Jonathan Molyneux, Managing Partner, Sustainable Metals & Mining at ERM, has recently returned from Investing in African Mining Indaba, an annual conference dedicated to the successful capitalization and development of mining interests in Africa. Here he discusses his involvement in the conference, why he is so passionate about this topic, and what he will be taking forward from this experience.  

Returning to home working after the throng and thrust of Indaba 2022, I have a refreshed sense of why I have become so invested in the metals and mining industry. So much of our future hangs on its contribution and performance!  

Mining Indaba is an annual conference bringing together expertise from across the spectrum of the sector to consider unique and widening perspectives of the African mining industry. This year’s theme was the ‘Evolution of African Mining: Investing in the Energy Transition, ESG, and the Economies’.  

From my perspective, having attended the early years of Indaba, seeing sustainability go from a side-lined topic being featured at the end of the conference to a core agenda item, really reflects the change taking place in the industry. For the past eight years I have run workshops and breakfast panels on sustainable mining alongside Indaba. Although these are not a part of the formal conference, they have become a well-recognized fixture over the years. This year the whole topic of ESG and sustainable mining was front and center of every CEO’s Indaba presentation and in many conversations elsewhere.  

It was great to hear the many discussions about society’s reliance on metals, the demand/supply gap and the need for a new generation of mines. I particularly enjoyed listening to Robert Friedland (Ivanhoe Capital), as he always brings the whole story of sustainable mining to life, as well as our breakfast panel which featured some great speakers, including Natascha Viljoen, CEO of Anglo American Platinum. But these conversations weren’t restricted to panel sessions, they also occurred at more social parts of the conference such as the formal drinks parties, where there were some fascinating discussions taking place from the likes of Glencore and Rio Tinto.  


Ahead of the conference, I supported many of the external stakeholder interviews during the design of the International Council on Mining and Metals (ICMM) Social and Economic Reporting Framework, so I heard first-hand how expectations of the industry remain high – as they should be. Many influential stakeholders were pleased that ICCM were working on this theme and said that they were looking forward to the mining industry raising its bar on socio-economic performance. The member company commitment behind the launch of the new framework is testament to the importance now being placed on these issues at every stage of the mine life cycle; from setting out to catalyse the development of thriving and eventually mine-economy-independent communities when building new assets, to the creative thinking being applied to late-stage assets and how to regenerate commerce and resilience around them as they wind down output.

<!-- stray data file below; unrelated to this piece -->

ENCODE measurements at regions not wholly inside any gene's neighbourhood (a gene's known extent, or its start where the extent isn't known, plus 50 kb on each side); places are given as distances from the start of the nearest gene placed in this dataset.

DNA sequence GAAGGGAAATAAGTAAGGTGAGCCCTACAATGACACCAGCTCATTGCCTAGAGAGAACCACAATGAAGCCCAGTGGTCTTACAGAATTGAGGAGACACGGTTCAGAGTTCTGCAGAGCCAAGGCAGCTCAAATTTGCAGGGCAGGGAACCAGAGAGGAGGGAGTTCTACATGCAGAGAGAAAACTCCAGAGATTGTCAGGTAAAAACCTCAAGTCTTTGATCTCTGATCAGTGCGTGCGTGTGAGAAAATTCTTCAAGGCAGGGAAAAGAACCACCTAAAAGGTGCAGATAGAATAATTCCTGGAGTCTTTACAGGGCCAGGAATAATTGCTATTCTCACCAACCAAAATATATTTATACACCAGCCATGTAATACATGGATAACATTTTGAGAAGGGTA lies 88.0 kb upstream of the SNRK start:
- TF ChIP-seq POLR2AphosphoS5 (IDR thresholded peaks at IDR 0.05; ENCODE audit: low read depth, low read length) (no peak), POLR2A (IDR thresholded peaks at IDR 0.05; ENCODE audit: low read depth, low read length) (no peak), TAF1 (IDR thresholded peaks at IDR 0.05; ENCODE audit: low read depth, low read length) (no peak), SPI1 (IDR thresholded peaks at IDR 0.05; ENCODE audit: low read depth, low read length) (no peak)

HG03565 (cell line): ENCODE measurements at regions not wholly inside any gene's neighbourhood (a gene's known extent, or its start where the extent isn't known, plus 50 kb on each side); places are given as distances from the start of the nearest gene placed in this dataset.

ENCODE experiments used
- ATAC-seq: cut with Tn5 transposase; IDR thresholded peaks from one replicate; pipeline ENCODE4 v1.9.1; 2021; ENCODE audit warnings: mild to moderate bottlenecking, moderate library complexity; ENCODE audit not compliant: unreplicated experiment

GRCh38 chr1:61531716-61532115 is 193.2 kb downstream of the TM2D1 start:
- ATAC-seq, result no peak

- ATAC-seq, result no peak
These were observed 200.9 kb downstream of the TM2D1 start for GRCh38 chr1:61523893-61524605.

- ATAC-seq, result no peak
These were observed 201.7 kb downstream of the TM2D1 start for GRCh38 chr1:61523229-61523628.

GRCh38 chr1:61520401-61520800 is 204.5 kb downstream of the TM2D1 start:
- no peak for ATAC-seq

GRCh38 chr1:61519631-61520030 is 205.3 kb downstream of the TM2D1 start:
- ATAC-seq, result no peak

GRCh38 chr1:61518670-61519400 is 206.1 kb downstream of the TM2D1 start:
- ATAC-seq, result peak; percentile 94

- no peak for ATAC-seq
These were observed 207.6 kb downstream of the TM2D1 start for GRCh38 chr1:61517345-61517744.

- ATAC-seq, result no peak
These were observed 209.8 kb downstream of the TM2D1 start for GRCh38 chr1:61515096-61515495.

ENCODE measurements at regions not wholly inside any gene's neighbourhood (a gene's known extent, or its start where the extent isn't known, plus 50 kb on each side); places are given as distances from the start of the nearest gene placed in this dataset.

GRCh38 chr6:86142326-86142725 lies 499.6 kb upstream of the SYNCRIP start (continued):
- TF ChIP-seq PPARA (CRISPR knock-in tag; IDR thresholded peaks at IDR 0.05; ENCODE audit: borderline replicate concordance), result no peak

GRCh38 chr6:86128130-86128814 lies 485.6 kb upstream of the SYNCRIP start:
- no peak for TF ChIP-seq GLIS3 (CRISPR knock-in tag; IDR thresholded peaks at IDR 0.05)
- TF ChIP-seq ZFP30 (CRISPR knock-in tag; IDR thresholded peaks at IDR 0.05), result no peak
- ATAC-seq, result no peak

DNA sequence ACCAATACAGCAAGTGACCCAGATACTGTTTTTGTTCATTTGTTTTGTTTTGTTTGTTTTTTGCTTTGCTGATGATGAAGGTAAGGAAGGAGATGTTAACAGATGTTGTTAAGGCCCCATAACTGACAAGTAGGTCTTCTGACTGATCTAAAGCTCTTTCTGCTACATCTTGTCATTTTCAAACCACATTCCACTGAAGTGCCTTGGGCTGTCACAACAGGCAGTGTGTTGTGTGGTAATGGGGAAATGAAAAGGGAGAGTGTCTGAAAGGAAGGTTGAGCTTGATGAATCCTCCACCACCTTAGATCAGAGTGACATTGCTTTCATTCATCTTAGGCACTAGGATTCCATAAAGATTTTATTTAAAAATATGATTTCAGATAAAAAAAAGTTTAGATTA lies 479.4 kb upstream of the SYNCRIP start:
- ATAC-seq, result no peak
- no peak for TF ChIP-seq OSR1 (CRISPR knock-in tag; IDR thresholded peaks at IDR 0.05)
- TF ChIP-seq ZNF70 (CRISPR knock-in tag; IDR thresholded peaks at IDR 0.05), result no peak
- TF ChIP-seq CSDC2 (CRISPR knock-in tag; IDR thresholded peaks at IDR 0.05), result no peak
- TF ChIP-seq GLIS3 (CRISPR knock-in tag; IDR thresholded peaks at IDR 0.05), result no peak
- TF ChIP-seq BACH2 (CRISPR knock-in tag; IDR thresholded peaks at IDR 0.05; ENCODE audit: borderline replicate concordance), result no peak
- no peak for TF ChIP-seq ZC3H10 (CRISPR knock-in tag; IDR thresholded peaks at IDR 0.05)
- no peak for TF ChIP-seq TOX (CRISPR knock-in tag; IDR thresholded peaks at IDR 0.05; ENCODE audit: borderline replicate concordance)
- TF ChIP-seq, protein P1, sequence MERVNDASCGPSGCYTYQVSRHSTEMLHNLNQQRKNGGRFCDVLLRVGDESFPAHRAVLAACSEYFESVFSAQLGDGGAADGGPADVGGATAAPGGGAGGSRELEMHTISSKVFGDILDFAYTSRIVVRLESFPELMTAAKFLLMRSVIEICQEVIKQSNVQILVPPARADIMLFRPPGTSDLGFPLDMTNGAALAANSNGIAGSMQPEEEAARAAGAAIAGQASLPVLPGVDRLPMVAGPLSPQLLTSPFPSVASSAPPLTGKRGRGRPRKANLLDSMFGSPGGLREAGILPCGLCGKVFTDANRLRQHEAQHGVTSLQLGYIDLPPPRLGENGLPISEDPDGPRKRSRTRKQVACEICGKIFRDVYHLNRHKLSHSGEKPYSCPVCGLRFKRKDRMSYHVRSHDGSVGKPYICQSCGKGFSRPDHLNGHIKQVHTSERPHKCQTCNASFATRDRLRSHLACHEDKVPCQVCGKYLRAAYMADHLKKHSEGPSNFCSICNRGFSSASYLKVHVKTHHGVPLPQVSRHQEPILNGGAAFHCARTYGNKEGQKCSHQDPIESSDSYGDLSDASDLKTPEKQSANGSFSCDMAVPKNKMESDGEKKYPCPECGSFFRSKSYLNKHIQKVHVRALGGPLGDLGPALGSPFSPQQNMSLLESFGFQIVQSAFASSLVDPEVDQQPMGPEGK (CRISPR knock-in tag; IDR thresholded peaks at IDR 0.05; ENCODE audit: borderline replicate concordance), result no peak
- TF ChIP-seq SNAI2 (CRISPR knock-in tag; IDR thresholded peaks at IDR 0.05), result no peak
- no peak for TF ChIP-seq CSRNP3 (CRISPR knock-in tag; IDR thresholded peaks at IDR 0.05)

Following Indaba, I have been left pondering some difficult questions regarding the future of the sector. How can the industry and society reach a ‘reconciliation’ and a new ‘pact’ that will decouple the next wave of new mine development from the tarnish of the industry’s legacy? Clearly, the new wave of mines must be based on a modern and sustainable mine blueprint – and legacies must be tackled – but we all need the ‘green’ metals those new mines promise. If the industry is unable to access the capital to build those new mines, then downstream customers will find alternative materials. So, it’s critical that the industry be able to convince investors that they are capable of meeting their low carbon production commitments. 

As one CEO said at Indaba 2022, “We’re decarbonizing industry – we’ve yet to decarbonize society – us!” There’s an ironic paradox around stakeholders pressing for industrial transformation, while we are all still coming to terms with our consumption and carbon driving habits and norms, which of course, industry has to respond to. How can industry, downstream customers and civil society bodies build a greater popular recognition of this symbiosis, its implications – and find solutions that motivate a better outcome for all? 

It’s taken great leadership, creativity and humility to get to this point, but now we need to keep going. So, I am left considering, who will broker and lead these vital resets?  

I think the industry is facing a real moment of truth. For us at ERM, this means continuing to support our clients in solving these really pressing challenges - because we’ve got some very important parts of the jigsaw puzzle to help them do that.

Jonathan Molyneux is Managing Partner of the Sustainable Mining & Metals Team and has been part of the ERM team for the past 15 years. As part of his role, he advises some of the world’s most influential corporations in metals and mining to respond to the next generation of opportunities; evolving focus from business transformation to industry and multi-sector business model transformation.